Author Archives: Jon-Erik Gilot

A Most Profitable Ironclad: The Miniature Monitor That Raised Funds and Hope for the Union

To be certain, the medical arm of the United States military was unprepared for the scope of the war that was thrust upon it in 1861, counting only 98 physicians in its ranks at the outbreak of the Civil War. … Continue reading

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A Most Terrible Scene: A Collision on the B&O and One Regiment’s Deadliest Day

We don’t often hear about railroad accidents today. That’s not for a lack of reporting, but that railroad travel is exponentially safer now than it was 160 years ago. Traveling by railroad during the Civil War involved risking life and … Continue reading

Posted in Common Soldier, Regiments | Tagged , , , , , , , , , | 3 Comments

A Perilous Voyage on the Kanawha: Jenkins Attacks the Victor No. 2

Riverine warfare has perhaps received less attention in Civil War historiography when compared to other naval or land theaters. Rivers played a critical role in moving and supplying armies in the field, and offered avenues of invasion or retreat. The … Continue reading

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Book Review: The Most Hated Man in Kentucky: The Lost Cause and the Legacy of Union General Stephen Burbridge

  The Most Hated Man in Kentucky: The Lost Cause and the Legacy of Union General Stephen Burbridge By Brad Asher University of Kentucky Press, 2021, $45.00 hardcover Reviewed by Jon-Erik Gilot Stephen Burbridge is not a name that leaps … Continue reading

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Book Review: Cincinnati in the Civil War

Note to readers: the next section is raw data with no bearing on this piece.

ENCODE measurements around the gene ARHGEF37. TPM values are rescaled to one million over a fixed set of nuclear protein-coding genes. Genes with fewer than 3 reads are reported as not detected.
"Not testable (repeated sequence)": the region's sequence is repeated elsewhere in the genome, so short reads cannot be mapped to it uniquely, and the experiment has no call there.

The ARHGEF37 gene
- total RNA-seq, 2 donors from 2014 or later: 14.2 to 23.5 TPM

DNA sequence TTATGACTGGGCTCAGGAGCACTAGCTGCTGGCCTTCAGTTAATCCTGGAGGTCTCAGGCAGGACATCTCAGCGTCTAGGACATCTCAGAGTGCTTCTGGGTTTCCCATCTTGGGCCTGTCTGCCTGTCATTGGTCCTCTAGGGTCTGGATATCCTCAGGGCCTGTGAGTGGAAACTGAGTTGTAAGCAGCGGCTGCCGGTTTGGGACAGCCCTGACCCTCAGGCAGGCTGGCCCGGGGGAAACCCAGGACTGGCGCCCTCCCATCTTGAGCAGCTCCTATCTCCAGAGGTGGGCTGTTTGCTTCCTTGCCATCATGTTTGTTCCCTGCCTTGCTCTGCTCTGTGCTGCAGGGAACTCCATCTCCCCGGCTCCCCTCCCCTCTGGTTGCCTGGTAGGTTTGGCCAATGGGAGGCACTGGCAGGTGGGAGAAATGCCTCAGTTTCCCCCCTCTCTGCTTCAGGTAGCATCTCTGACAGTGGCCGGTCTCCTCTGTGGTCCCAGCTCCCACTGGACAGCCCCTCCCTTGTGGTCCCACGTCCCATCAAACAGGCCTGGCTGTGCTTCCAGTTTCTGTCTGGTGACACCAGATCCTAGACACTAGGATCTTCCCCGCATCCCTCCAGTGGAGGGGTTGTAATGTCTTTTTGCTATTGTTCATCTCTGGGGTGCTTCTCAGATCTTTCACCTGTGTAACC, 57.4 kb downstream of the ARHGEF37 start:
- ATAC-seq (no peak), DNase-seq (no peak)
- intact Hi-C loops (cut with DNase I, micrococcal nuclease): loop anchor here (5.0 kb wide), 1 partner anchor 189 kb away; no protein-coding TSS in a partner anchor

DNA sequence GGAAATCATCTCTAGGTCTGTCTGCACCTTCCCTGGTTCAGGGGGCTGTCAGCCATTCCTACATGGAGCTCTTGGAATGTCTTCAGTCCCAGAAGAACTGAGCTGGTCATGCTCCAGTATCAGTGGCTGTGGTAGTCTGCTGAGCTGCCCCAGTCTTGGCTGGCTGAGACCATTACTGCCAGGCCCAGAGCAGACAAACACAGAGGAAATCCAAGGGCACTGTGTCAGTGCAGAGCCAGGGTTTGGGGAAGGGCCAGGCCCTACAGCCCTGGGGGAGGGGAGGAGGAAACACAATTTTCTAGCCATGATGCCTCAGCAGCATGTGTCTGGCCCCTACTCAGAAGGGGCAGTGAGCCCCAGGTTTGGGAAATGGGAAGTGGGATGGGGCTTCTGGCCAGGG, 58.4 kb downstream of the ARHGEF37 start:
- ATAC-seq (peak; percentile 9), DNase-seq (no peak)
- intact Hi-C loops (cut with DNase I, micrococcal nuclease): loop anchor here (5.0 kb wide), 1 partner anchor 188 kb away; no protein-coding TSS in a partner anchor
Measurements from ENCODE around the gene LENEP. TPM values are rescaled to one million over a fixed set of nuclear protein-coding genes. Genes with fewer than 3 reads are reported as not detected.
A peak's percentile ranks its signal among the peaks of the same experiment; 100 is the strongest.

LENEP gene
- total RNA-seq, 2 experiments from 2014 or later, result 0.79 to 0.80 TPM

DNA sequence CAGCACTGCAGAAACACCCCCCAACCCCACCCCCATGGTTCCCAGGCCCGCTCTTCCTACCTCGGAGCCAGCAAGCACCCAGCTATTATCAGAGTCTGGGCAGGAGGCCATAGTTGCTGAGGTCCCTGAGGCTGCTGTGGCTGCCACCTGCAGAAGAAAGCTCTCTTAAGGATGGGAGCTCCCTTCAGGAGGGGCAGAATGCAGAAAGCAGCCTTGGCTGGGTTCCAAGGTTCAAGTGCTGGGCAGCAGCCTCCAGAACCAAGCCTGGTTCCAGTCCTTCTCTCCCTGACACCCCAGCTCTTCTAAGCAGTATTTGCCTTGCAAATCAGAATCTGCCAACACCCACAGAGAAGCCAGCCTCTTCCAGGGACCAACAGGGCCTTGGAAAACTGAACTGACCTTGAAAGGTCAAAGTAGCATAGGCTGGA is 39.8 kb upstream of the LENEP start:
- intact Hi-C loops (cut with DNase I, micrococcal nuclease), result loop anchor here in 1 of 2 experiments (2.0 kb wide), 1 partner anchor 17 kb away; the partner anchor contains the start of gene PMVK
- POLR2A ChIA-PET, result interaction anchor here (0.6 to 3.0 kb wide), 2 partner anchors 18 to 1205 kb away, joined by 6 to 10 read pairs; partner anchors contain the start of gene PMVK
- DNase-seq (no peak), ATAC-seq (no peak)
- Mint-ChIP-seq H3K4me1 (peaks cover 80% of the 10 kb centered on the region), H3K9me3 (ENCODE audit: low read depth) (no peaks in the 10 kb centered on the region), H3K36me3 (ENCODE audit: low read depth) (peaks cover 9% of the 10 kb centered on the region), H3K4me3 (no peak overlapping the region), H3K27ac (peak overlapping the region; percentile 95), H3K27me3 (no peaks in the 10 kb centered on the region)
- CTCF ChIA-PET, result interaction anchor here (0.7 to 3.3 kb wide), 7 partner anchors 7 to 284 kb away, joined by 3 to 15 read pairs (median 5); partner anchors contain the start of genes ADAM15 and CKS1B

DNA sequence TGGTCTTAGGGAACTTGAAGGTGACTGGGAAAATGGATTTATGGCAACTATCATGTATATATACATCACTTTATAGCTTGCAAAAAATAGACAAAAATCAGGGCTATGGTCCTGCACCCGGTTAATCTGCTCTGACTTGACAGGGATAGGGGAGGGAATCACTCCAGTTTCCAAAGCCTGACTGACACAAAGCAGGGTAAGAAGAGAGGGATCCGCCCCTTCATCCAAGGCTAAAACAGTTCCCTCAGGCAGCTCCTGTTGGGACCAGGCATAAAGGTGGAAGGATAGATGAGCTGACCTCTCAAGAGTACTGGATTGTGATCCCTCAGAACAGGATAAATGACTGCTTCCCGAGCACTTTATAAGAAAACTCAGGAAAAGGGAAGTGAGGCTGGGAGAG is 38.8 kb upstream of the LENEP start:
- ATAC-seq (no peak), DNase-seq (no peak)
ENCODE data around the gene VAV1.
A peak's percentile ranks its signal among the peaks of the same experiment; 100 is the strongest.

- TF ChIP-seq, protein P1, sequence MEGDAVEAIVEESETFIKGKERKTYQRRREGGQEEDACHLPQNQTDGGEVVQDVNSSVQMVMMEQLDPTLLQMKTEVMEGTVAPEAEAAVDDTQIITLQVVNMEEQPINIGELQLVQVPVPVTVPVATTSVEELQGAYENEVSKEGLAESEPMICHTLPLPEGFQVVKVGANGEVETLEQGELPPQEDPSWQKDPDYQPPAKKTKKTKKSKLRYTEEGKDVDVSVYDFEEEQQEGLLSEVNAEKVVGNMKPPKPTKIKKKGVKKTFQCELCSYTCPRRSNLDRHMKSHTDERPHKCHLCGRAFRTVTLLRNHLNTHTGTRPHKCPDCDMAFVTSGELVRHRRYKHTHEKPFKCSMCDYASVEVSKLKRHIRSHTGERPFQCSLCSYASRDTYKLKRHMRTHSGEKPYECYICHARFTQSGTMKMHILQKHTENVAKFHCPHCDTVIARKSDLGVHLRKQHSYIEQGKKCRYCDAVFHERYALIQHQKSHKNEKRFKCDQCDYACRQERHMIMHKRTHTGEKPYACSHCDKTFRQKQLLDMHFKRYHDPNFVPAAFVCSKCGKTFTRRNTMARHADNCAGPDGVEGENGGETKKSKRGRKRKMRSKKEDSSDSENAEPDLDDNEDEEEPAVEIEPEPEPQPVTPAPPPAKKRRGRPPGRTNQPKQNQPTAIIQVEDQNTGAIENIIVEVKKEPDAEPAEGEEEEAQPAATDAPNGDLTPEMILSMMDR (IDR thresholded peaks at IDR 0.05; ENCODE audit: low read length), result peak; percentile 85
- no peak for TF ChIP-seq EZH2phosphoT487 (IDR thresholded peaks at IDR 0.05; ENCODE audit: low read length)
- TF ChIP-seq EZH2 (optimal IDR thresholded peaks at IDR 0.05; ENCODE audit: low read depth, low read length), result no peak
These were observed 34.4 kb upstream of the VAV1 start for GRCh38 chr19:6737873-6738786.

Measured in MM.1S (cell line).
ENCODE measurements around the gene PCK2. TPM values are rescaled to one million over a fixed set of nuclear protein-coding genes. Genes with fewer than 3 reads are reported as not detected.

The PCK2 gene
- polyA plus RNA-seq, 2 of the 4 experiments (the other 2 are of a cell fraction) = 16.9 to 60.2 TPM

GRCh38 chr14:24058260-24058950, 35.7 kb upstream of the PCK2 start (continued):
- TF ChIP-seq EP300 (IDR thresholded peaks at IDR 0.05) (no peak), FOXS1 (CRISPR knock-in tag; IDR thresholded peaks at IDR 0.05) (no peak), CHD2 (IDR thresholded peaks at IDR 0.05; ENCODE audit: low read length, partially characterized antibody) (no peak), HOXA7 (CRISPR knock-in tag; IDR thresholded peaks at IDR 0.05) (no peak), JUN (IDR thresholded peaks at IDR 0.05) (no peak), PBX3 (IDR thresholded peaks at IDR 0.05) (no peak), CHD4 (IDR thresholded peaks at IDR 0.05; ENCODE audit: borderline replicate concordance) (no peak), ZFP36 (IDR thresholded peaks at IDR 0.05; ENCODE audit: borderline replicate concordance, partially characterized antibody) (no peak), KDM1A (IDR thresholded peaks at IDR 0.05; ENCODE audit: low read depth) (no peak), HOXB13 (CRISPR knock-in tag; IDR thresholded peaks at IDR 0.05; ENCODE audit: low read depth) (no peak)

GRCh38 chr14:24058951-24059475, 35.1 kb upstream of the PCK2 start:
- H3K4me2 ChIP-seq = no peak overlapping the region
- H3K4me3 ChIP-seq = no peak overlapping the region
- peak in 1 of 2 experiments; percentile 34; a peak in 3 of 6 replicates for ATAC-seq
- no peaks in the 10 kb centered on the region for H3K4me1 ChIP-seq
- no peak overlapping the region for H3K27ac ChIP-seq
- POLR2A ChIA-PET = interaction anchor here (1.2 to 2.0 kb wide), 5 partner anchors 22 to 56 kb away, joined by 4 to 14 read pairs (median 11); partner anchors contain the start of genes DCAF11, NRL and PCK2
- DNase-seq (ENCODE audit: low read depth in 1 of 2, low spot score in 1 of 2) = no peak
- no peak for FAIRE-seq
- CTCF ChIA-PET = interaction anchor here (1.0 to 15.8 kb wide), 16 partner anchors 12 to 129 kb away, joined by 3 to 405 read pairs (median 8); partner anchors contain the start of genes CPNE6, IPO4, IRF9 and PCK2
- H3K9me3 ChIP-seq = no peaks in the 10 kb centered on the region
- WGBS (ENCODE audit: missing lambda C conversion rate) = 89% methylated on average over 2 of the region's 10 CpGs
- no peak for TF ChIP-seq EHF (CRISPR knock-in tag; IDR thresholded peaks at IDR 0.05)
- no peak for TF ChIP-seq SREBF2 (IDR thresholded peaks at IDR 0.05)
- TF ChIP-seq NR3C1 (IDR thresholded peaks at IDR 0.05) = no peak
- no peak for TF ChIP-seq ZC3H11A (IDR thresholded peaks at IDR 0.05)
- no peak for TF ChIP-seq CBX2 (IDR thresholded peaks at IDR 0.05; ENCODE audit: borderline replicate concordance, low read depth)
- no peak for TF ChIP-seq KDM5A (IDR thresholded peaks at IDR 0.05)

Cincinnati in the Civil War: The Union’s Queen City  By David L. Mowery The History Press, 2021, $26.99 Reviewed by Jon-Erik Gilot Historian David L. Mowery has in recent years delivered several outstanding books for those of us interested in … Continue reading

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“Not Far from the Plank Road’s Turning”

William R. Ramsey was a Sergeant in Co. F of the 150th Pennsylvania Bucktails. Surviving the vicious fighting at Gettysburg unscathed, Ramsey was severely wounded on May 6, 1864 during the Battle of the Wilderness, and was subsequently captured. His … Continue reading

Posted in Battles, Common Soldier, Primary Sources | Tagged , , | 4 Comments

“At Liberty Gap . . . Every Man is a Hero”: The Story of an Ohio Soldier 

While I have spent many years collecting Civil War artifacts and photographs, at some point I made a conscious decision to limit the scope of my collection to only those items from a specific geographic area, namely southeastern Ohio and … Continue reading

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Book Review: Storm Over Key West

Storm Over Key West: The Civil War and the Call of Freedom By Mike Pride Pineapple Press, 2020, $26.95 Reviewed by Jon-Erik Gilot A few months before the COVID pandemic hit I had the opportunity to travel to Key West, … Continue reading

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A Pleasant Kind of Duty: Ohio’s Trumbull Guards

Last year I shared a few essays on the Departmental Corps, infantry companies of eastern Ohio and western Pennsylvania who served briefly as part of the Department of the Monongahela. I have long been interested in these independent regiments and … Continue reading

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Before the Battlefield: The Suffering of “Camp Maggotty Hollow”

We Civil War enthusiasts have a fascination with casualties. We rapture over which regiments were bled white on the battlefield and which regiments had the highest casualty figures. We pore over the last, heroic words uttered by officers as they … Continue reading

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